Bucher-Durer: Semiramis - the forgotten story
There is no hall, plaque, or restaurant commemorating the creator of the first Semiramis or the man who was once regarded the father of Egypt’s hospitality industry.
"Monster Cairo Hotel” announced The Egyptian Gazette in its March 16, 1906, issue, referring to the near completion of the new Semiramis Hotel situated in the genteel district of Kasr al-Dubara. Except for the seasonal Gezira Palace Hotel situated on the Island of Gezirah (ex-Bulak Is.), the Semiramis was the first Nileside hotel in Cairo. The Nationale, Grand Continental Savoy, Angleterre and the legendary Shepheards, all in the same elevated category, were either located off Opera Square or on the periphery of the Ezbekieh Gardens.
The monster was situated between the palaces of the Khediva-Mother, or the Walda Pasha as she was known in these parts, and that of her daughter Princess Nimet Kamal al-Dine (today Ministry of Foreign Affairs). Also nearby, was the old palace of Kasr al-Nil turned into barracks for the British Army of Occupation (today Arab League and Nile Hilton Hotel).
The Semiramis was built on part of a 6,000 square meters plot owned by real estate baron Moise Cattaui Bey who had sold it in February 1905 to Swiss hotelier Bucher-Durrer. Known for his Midas touch, Bucher-Durrer in turn sold the property the following year for double the amount to the Socite Suisse Eyptienne des Hotels en Egypte which he helped found.
The supervising architect of the six-story hotel was Italian engineer Tuilo Parvis. His cabinet on Madabegh Street (today Cherif) was among the most prominent in Cairo. The project contractor was the Belgian-run firm of Padova, Leon Rollin & Co., well known for their major undertakings all over Egypt. Padova-Rollin promised to deliver the 200 room hotel to Bucher-Durrer on January 1, 1907. True to their word, Padova, Rollin Co. delivered the baroque hotel with the snow white facade to Bucher-Durrer on the promised date in time for a meticulously planned but short-lived dry run. Once the ornaments, mirrors, marble columns, Gobelin tapestries, Louis XVI salons, statues and furniture were in place, an official opening was announced for February 7. The widely attended gathering brought together Cairo’s leading officials and residents. On hand to greet the inaugural guests, were Mr. & Mrs. Theodore Bucher and Mr. Max Bucher. Soon enough, manifestations of surprise and admiration were heard on every side as onlookers passed through the handsome apartments, reported The Egyptian Gazette the following day.
To entertain gawking guests and amused aristocracy, an open buffet was laid out for the occasion in the Hotel’s central halls as the 2nd. Battalion Royal Inniskilling Fusiliers band played familiar tunes. Later the same evening, under the glowing cut glass chandeliers and electroliers, an orchestra under the baton of signor Bracale was succeeded by a sextet providing all night entertainment. The early-to-bed types, could, if they had to, settle in any one of the hotel suites or bedrooms. Except for the large brass bedsteads which were imported from England, the rooms were decorated in Empire style by Messrs. Keller & Co. of Zurich. What was new and particular to this hotel was its roof garden, a first in flat arid Egypt. Some said it was inspired by the hanging gardens of Babylon where the Assyrian Queen Semiramis is said to have found undue pleasure.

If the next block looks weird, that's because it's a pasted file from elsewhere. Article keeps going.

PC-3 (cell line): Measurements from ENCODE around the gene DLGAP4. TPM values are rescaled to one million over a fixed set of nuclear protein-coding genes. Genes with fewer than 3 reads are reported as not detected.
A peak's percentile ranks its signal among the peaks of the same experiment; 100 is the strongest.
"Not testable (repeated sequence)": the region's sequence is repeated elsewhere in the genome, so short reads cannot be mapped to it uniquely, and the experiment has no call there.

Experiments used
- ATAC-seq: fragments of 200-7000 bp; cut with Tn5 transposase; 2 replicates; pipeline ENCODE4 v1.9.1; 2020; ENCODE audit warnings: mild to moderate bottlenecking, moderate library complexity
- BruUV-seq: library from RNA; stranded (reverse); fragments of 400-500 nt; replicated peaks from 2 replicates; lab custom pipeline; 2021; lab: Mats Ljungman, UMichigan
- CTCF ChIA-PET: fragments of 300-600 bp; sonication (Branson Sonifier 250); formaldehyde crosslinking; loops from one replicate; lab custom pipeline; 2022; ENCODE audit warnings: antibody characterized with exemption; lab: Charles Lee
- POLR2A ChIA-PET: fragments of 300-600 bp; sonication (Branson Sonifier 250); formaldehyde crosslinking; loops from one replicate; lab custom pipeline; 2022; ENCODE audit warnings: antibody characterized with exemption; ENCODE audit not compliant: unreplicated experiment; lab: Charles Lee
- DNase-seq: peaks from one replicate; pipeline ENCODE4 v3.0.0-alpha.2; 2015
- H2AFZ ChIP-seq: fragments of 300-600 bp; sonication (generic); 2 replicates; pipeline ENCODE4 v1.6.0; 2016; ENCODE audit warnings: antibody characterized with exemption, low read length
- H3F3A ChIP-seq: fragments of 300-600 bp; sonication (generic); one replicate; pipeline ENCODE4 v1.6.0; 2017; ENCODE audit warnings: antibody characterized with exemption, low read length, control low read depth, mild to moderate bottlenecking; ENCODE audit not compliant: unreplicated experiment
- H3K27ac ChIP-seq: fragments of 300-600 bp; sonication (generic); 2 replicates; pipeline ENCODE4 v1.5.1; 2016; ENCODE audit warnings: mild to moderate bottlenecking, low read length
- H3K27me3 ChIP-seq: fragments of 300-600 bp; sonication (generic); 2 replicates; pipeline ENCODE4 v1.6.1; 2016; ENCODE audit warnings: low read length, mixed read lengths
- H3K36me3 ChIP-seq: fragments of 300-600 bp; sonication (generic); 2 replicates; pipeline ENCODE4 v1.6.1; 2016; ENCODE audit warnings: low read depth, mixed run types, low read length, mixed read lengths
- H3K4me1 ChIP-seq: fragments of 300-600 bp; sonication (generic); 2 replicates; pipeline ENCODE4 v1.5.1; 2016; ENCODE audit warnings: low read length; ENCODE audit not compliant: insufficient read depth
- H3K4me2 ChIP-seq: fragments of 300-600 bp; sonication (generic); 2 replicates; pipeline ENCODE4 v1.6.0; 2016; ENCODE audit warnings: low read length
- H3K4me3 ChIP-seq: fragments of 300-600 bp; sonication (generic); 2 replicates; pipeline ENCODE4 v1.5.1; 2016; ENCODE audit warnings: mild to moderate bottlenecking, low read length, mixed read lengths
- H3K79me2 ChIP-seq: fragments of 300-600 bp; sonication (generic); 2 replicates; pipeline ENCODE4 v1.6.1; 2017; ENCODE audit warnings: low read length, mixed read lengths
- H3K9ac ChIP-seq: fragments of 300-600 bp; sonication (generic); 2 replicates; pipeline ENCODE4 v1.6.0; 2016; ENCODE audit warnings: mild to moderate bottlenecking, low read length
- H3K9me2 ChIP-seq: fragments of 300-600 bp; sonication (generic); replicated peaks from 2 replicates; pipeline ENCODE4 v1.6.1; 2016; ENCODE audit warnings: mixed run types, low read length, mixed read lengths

Little did Bucher-Durrer realize that his florid undertaking would become an institution within the international cafE(© society, written up in countless interwar novels and biographies. From their elevated spot and as they Lapsang Souchong tea in the finest china bone or pranced to the sounds of the Big Bands, patrons of the Semiramis roof garden took in the Giza Pyramids and endless palm groves while large heavily laden fellucas sailed down the Nile. A similar vista was also available from any one of the hotel’s many west-facing loggias and balconies.
In 1910, Bucher-Durrer sold his controlling shares in the Socitee Suisse Egyptienne des Hotels en Egypte to a fellow Swiss, Monsieur Charles Baehler, who immediately entrusted his manager Mr. Wirth with the addition of fifty new rooms and with structural renovations. In Egypt since October 1889, Baehler had worked for, and then become the owner of the Egyptian Hotels Company which owned and managed both the Gezirah Palace Hotel and the famed Shepheards.
In 1906, Charles Baehler founded the Upper Egypt Hotels Company which operated amongst others the Cataract and Winter Palace hotels in Aswan and Luxor respectively. With the addition of the Semiramis to his set of trophies, Charles Baehler’s name and that of the Semiramis would become closely linked until he died in 1937.
The Semiramis and its legendary roof garden outlived Baehler by another 40 years. One of the last attention-getting events that took place there was in February 1955 when the Aga Khan III was weighed for the last time in precious metal on the occasion of the 71th (platinum+1) year of his Imamate. He died the following year.
In the 1970s, Cairo’s first all-year round Nile side hotel was pulled down to make way for the new Semiramis Intercontinental. There is no hall, plaque, or restaurant commemorating the creator of the first Semiramis or the man who was once regarded the father of Egypt’s hospitality industry.
(Note: The first Semiramis Hotel was inaugurated in 1907 and not ten years earlier as wrongly suggested by the management of today’s Semiramis Intercontinental.)
Samir Raafat Cairo Times, November 13, 1997